[Musings/Persona] why I hate peer editing.

I recently visited a writing tutor. Since it was a legitimate writing tutor, as in this student writes really well and so thus was honored as a writing tutor, I was thinking, “Yay! Somebody can finally honestly and roughly critique my paper!” Since I am better than most peers at writing, when I do peer editing, the others usually tell me, “I loved your paper. It was perfect!” Then when I go back and read it, or have a professor read it, we immediately see huge problems and countless spots to revise. Therefore, in meeting this tutor, I was excited to finally break the simpering and intimidated-by-large-words mold of past peer editors.

 

The beginning of my paper as I wrote it on Google Docs

 

That didn’t happen. Though the tutor did have a few well placed comments, such as pointing out where I need to clarify things, especially as an outsider looking in, the paper felt solid to her, and there wasn’t anything major to change. She might as well said, “I loved your paper. It was perfect!”

I know in my gut there are structural and argumentative problems with my paper. After all, by the sixth page (read, seventh hour of writing), I was impatient and dying of boredom, both of which do not bode well for a coherent argument. Though I am a better essay writer than most, as Dumbledore said, that just means my mistakes are correspondingly larger. I have problems with wordiness and using esoteric analysis. I have battles with topic sentences—I hate using them because they give everything away. It is very frustrating, time and time again, to encounter peers who cannot pick up on this and give a thorough critique and well-thought-out advice. I cannot always ask my professors to read over my essays.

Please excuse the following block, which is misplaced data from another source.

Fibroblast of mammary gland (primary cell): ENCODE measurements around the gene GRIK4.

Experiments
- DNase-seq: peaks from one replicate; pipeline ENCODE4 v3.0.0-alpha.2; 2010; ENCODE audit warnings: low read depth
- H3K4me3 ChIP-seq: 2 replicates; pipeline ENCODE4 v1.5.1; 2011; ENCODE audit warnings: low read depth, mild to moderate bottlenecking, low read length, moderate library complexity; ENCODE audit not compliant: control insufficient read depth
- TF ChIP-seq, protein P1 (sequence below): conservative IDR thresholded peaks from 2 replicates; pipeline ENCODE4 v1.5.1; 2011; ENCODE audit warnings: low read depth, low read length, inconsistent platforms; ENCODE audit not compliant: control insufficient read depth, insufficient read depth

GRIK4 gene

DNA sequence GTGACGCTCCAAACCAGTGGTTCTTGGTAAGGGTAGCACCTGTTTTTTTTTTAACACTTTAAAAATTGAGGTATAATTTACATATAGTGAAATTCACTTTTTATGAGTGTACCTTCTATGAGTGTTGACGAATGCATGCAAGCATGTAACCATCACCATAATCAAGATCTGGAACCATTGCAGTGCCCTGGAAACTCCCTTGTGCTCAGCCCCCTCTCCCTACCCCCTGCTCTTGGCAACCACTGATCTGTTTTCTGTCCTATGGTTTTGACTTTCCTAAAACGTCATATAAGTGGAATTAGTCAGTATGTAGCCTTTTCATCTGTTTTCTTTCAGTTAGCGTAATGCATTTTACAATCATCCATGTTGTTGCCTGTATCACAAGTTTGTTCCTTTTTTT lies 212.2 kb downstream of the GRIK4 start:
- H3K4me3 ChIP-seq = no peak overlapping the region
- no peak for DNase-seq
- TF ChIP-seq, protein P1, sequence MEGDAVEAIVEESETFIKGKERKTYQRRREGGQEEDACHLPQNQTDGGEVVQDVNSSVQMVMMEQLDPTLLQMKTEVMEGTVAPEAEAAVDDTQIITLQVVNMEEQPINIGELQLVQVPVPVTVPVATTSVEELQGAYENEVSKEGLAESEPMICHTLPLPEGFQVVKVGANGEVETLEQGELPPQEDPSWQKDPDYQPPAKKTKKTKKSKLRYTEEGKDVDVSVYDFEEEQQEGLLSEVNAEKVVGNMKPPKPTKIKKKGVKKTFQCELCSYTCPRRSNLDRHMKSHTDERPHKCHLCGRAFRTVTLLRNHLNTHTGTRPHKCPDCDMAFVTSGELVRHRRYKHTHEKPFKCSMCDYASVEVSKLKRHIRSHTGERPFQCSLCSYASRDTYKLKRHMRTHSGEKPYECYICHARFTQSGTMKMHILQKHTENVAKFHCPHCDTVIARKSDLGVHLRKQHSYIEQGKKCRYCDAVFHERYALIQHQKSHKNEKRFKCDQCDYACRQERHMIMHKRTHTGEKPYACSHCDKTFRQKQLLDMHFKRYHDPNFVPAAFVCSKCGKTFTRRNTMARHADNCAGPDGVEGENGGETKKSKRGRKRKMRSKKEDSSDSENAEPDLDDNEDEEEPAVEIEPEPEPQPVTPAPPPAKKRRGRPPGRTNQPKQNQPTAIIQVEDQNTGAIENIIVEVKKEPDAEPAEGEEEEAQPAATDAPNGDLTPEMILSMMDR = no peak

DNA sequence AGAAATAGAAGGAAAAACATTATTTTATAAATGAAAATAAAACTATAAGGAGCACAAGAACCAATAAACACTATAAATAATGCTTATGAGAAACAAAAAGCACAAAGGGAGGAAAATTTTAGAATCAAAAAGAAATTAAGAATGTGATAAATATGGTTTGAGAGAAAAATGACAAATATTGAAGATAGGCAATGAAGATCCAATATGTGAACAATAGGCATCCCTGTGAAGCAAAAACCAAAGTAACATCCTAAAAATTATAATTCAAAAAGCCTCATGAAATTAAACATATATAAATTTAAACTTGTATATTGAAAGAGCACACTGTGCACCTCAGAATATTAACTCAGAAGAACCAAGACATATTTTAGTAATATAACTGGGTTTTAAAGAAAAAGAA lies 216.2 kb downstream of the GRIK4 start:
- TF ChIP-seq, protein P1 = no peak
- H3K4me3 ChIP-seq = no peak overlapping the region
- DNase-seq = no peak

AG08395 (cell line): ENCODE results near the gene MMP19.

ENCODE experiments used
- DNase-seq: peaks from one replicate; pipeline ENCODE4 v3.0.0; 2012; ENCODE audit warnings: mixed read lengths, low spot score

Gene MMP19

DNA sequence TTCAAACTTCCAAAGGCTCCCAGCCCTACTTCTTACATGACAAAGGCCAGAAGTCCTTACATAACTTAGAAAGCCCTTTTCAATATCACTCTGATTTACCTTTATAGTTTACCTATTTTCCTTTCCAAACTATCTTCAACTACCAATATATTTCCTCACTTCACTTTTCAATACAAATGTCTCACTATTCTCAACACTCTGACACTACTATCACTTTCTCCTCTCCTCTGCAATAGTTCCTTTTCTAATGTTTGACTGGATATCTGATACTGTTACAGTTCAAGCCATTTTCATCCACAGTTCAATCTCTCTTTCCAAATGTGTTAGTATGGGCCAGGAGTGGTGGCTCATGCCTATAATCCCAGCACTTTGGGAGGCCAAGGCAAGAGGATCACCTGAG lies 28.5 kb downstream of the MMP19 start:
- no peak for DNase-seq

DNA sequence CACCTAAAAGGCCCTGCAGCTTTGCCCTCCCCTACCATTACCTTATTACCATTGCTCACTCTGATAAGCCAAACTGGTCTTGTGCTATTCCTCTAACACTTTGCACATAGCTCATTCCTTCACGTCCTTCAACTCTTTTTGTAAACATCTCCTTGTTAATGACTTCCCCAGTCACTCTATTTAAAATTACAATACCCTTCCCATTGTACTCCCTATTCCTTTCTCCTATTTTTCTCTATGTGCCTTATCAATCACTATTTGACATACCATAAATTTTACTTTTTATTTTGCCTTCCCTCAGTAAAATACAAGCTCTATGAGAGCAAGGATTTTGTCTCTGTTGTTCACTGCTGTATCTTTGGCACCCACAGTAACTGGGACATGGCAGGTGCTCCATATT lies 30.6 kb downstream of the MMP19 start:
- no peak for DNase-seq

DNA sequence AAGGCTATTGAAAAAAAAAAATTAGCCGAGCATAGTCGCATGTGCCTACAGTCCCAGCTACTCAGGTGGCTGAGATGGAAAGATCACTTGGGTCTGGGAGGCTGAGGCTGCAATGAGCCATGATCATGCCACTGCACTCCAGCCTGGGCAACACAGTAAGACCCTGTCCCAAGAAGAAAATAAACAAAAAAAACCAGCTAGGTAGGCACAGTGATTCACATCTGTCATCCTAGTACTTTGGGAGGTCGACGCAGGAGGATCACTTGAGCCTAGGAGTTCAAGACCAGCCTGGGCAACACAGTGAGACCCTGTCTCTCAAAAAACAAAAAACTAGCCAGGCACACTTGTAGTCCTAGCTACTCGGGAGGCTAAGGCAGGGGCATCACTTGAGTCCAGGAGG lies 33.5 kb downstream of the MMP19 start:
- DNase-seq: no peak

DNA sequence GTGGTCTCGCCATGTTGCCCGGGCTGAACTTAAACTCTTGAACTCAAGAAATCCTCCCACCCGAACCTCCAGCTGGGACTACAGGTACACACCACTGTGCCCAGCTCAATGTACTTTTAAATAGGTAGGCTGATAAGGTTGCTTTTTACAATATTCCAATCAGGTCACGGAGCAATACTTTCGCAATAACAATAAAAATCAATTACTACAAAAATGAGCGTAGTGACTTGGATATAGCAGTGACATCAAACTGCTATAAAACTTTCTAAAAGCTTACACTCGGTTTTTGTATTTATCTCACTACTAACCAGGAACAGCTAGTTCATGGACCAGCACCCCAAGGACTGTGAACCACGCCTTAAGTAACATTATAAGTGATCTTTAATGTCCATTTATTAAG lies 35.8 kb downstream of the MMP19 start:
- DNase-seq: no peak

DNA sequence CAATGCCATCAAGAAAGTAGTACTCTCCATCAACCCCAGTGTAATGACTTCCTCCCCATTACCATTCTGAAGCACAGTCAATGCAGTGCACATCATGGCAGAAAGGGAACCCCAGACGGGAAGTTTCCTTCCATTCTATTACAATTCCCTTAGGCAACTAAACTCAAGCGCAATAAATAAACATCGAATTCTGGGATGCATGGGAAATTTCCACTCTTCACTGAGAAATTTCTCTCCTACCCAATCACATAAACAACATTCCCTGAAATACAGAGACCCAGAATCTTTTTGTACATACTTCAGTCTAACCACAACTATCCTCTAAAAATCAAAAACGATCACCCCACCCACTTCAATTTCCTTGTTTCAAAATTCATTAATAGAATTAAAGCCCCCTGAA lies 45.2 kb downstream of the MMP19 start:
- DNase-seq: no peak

I have only met one peer that can edit my papers critically and give valuable feedback: my best friend, but sadly, she is six hours away. You’d think a top-notch liberal arts college would attract strong writers, but this is not the case. I took the required writing course last semester, and most of the time, I’d be helping them more than they helped me. In addition, my professor mentioned in passing she would recommend me to be a writing tutor. Later, I actually ended up helping one of my friends write her end-of-term sociology paper (which she got an A on—funnily enough, the other time I helped someone write a paper was in high school, the girl got an A as well, full points from a teacher who is notoriously hard).